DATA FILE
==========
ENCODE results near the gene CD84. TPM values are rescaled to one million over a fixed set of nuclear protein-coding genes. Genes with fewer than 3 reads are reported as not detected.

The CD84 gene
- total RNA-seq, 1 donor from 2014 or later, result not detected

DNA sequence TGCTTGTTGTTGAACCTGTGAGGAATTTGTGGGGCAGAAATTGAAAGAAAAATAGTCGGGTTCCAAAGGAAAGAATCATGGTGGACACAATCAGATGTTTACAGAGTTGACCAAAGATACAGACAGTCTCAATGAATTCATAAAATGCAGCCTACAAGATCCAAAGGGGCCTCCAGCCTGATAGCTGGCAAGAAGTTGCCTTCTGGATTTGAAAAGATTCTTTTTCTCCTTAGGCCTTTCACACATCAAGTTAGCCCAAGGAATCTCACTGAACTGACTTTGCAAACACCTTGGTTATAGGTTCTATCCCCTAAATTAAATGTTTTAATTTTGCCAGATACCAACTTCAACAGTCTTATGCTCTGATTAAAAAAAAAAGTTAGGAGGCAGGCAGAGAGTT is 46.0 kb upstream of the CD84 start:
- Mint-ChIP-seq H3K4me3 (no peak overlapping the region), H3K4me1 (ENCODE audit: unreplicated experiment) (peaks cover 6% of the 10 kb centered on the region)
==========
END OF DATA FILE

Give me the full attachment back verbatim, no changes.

ENCODE results near the gene CD84. TPM values are rescaled to one million over a fixed set of nuclear protein-coding genes. Genes with fewer than 3 reads are reported as not detected.

The CD84 gene
- total RNA-seq, 1 donor from 2014 or later, result not detected

DNA sequence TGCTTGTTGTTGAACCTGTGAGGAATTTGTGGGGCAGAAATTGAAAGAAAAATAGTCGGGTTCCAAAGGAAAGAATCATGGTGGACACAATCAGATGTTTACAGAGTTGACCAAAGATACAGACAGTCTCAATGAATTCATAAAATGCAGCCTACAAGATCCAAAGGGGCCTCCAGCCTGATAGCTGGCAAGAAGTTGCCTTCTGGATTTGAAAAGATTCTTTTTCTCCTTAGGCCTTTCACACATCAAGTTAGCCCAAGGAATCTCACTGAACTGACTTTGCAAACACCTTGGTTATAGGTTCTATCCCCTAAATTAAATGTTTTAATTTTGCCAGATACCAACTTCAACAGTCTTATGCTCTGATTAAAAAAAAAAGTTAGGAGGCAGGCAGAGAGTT is 46.0 kb upstream of the CD84 start:
- Mint-ChIP-seq H3K4me3 (no peak overlapping the region), H3K4me1 (ENCODE audit: unreplicated experiment) (peaks cover 6% of the 10 kb centered on the region)